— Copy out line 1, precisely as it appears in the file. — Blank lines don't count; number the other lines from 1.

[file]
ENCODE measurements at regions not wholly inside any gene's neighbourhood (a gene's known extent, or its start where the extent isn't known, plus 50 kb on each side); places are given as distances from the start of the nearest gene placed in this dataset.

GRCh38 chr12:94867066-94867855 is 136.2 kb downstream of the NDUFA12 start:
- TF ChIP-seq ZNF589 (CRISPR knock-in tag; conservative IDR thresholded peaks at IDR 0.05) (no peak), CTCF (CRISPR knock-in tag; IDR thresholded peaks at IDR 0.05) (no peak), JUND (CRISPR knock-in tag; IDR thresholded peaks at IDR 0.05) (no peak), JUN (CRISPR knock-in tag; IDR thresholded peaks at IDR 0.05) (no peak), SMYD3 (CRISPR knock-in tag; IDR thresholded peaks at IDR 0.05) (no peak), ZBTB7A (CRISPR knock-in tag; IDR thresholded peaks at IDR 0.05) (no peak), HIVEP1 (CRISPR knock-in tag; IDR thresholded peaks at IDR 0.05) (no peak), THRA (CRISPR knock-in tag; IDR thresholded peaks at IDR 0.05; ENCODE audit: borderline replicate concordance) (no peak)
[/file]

ENCODE measurements at regions not wholly inside any gene's neighbourhood (a gene's known extent, or its start where the extent isn't known, plus 50 kb on each side); places are given as distances from the start of the nearest gene placed in this dataset.